But at the same time I want to follow all of BSA's applicable rules. We do have other Safe Swim Defense trained leaders, and I will be too before we go, I was just getting impatient at not being able to find the info in the G2SS. I appreciate those that found it for me. :) 

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Liz, thank you for being conscientious and wanting to do the right thing.  Sounds like you got good advice and you will have a safe outing.  If you have a chance to go to summer camp and are a good swimmer, I highly recommend taking the BSA Lifeguard course (which I used to teach).  It is a fun, but valuable way to pass the week, and I guarantee you will sleep well at night!  Scout on!

 

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I'm a passable swimmer. I'm not sure I'd be able to pass the Lifeguard course but what can it hurt to try? Last year at Cub camp they had the waterfront closed :( but I may have a chance to go with a Scouts BSA Troop this summer (we're just getting our paperwork gathered for a female troop!) so why not give it a whirl? 

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Just took the BSA SSD course. :) 
It looks like the "rescuer" is allowed to be an adult or older youth who has earned the Lifesaving Merit Badge. Is that correct? 
In this situation, if the water area is a little deeper than just knee high, but still appropriate for non-swimmers (or we can section off an area that is) and I bring one of my young adult kids who earned the Lifesaving Merit Badge when they were youth, am I correct that this would satisfy the requirements (in addition to 2 SSD and CPR trained adults as lookouts)?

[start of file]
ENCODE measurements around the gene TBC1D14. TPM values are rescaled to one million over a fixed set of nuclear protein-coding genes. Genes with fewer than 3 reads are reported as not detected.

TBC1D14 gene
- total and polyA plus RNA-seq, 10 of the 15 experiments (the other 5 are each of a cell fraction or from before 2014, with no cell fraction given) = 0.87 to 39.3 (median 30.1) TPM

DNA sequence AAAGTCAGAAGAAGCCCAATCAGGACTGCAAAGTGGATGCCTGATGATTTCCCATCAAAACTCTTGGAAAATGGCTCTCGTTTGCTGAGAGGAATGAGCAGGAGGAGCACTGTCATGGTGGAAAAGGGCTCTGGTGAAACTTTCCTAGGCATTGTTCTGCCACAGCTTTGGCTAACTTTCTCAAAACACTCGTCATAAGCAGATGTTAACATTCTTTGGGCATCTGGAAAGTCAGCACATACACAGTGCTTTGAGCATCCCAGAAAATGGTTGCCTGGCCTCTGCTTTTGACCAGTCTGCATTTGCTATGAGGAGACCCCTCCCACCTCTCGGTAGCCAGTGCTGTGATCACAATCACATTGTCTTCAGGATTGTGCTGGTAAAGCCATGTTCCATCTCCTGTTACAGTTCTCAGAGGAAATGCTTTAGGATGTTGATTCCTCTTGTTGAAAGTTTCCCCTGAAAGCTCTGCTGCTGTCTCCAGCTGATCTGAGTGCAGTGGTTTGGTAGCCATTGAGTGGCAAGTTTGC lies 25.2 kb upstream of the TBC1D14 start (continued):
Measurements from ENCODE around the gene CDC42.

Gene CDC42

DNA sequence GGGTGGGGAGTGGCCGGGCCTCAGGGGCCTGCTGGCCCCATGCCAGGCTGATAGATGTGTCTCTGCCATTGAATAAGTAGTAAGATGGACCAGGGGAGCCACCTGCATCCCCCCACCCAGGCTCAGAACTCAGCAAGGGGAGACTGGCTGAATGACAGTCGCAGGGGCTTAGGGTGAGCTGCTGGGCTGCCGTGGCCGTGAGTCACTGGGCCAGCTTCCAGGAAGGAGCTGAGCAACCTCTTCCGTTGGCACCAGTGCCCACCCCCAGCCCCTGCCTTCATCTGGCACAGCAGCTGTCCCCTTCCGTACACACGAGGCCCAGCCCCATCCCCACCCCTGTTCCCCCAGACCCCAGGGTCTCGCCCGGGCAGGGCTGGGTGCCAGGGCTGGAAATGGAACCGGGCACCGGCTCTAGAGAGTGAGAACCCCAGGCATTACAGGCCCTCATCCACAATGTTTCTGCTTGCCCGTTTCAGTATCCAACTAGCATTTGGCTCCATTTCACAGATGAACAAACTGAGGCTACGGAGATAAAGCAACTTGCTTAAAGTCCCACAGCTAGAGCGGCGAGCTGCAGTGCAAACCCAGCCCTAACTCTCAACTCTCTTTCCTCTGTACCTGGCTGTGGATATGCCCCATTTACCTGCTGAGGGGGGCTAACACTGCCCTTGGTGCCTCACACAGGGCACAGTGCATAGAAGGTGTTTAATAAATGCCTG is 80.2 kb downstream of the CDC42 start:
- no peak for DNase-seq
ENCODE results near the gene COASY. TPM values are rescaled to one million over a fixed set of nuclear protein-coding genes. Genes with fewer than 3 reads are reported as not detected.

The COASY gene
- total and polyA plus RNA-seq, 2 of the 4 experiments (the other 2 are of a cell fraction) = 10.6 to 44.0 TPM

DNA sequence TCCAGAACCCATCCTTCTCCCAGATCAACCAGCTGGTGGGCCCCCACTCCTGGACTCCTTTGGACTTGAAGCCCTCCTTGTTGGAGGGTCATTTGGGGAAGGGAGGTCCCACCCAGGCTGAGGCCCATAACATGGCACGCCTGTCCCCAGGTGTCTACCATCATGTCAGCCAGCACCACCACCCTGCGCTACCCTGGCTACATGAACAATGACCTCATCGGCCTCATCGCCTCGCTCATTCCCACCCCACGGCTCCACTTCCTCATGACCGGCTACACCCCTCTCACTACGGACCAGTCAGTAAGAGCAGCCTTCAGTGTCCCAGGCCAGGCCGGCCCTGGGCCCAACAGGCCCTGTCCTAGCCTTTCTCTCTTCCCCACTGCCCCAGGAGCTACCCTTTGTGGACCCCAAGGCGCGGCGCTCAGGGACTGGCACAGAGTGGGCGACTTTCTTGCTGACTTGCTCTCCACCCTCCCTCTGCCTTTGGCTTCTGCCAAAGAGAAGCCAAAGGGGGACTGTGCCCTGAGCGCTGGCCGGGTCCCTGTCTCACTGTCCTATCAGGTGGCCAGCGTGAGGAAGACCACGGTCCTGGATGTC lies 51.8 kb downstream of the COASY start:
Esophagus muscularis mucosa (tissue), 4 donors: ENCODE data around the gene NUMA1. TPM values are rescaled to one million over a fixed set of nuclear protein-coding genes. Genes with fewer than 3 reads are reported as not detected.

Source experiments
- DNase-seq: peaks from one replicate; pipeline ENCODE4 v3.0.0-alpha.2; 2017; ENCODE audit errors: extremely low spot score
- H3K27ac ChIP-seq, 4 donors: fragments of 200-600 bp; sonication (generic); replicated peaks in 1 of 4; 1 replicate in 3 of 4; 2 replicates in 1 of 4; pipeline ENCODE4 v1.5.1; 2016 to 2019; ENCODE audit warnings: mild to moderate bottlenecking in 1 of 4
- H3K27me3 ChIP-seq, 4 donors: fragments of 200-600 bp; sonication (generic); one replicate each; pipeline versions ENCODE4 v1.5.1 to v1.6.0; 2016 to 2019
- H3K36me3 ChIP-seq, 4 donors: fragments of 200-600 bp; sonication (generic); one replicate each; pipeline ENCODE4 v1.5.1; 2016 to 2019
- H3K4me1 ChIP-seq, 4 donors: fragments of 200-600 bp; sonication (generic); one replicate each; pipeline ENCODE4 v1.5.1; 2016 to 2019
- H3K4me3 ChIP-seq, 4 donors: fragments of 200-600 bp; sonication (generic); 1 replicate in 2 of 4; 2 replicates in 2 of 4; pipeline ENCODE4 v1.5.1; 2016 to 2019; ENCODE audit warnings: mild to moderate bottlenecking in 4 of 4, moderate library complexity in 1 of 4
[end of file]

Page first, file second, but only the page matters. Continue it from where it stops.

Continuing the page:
Or should I just make sure if any part of the water is more than knee-deep we section off a wading area and don't let the kids past it? 

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You may want to also look into the Swim and Water Rescue course...it goes over the practical application of Safe Swim Defense as well as in-water rescue practice.  Good course, geared toward adults who are supervising aquatic activities.

And you are correct, SSD says "response personnel," not "lifeguards".  So, that does not require a certified lifeguard, but someone with the knowledge/ability to rescue a swimmer who gets in trouble in the conditions of that particular swim.  So, it could be an older scout or young adult who has Lifesaving MB if that was appropriate for the conditions.

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Good. I'm glad I was interpreting that correctly. 

I'll go ahead of time to make sure the conditions of the splash area are the same as they were last time I visited (there can be seasonal differences) but I feel confident with a team of rescue/lookout adults with the type of water activity we are planning. 

I work extensively with Safe Kids USA and have a very cautious view of water activities in general. I won't be taking unnecessary risks; I just want to ensure the kids are also able to have fun. 

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Posted (edited)

I’d say designate a “lifeguard” from your of our safe swim adults (or ask BSA Lifeguard from a Boy Scout Troop), but remember to be in the water the boys need to have a buddy and the “LG” should call buddy checks every 5 minutes. The buddies should stay together, this is not only the rules but good practice for the future when they attend BSA Resident Camp as Boy Scouts 

i know the rules are strict but the G2SS is to be taken seriously 

Edited by chief027

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if you have any questions ask council for approval and get it in writing

everything is fine until something goes wrong,, 

when something goes wrong, being in violation of policy is not a position you want to be in.

as per gtss, safe swim defense applies to waters over knee deep